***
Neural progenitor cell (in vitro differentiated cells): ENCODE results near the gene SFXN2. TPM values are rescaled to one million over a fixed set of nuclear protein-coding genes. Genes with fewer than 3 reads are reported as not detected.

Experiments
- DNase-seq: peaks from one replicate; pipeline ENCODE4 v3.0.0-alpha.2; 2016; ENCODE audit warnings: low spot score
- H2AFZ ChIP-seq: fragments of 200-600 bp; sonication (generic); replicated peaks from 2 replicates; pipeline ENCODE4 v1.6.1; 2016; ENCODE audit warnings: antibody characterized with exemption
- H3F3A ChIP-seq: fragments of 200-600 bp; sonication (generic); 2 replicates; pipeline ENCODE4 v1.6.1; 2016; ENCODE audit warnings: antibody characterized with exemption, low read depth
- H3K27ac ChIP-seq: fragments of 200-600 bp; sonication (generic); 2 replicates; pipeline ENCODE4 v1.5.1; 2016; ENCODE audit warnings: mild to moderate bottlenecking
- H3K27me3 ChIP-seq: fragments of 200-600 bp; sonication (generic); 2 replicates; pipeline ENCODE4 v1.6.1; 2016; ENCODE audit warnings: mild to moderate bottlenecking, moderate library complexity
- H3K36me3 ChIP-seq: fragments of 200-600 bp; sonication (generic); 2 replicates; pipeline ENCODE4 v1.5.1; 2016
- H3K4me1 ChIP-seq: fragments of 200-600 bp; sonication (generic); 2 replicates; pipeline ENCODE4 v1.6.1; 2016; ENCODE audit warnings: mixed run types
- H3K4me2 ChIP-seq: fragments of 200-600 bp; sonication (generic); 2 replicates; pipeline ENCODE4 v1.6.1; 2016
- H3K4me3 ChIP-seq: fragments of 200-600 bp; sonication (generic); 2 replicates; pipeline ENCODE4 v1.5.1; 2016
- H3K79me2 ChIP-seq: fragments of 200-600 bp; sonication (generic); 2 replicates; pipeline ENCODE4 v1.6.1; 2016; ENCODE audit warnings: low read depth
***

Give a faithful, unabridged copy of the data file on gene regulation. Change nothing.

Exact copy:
Neural progenitor cell (in vitro differentiated cells): ENCODE results near the gene SFXN2. TPM values are rescaled to one million over a fixed set of nuclear protein-coding genes. Genes with fewer than 3 reads are reported as not detected.

Experiments
- DNase-seq: peaks from one replicate; pipeline ENCODE4 v3.0.0-alpha.2; 2016; ENCODE audit warnings: low spot score
- H2AFZ ChIP-seq: fragments of 200-600 bp; sonication (generic); replicated peaks from 2 replicates; pipeline ENCODE4 v1.6.1; 2016; ENCODE audit warnings: antibody characterized with exemption
- H3F3A ChIP-seq: fragments of 200-600 bp; sonication (generic); 2 replicates; pipeline ENCODE4 v1.6.1; 2016; ENCODE audit warnings: antibody characterized with exemption, low read depth
- H3K27ac ChIP-seq: fragments of 200-600 bp; sonication (generic); 2 replicates; pipeline ENCODE4 v1.5.1; 2016; ENCODE audit warnings: mild to moderate bottlenecking
- H3K27me3 ChIP-seq: fragments of 200-600 bp; sonication (generic); 2 replicates; pipeline ENCODE4 v1.6.1; 2016; ENCODE audit warnings: mild to moderate bottlenecking, moderate library complexity
- H3K36me3 ChIP-seq: fragments of 200-600 bp; sonication (generic); 2 replicates; pipeline ENCODE4 v1.5.1; 2016
- H3K4me1 ChIP-seq: fragments of 200-600 bp; sonication (generic); 2 replicates; pipeline ENCODE4 v1.6.1; 2016; ENCODE audit warnings: mixed run types
- H3K4me2 ChIP-seq: fragments of 200-600 bp; sonication (generic); 2 replicates; pipeline ENCODE4 v1.6.1; 2016
- H3K4me3 ChIP-seq: fragments of 200-600 bp; sonication (generic); 2 replicates; pipeline ENCODE4 v1.5.1; 2016
- H3K79me2 ChIP-seq: fragments of 200-600 bp; sonication (generic); 2 replicates; pipeline ENCODE4 v1.6.1; 2016; ENCODE audit warnings: low read depth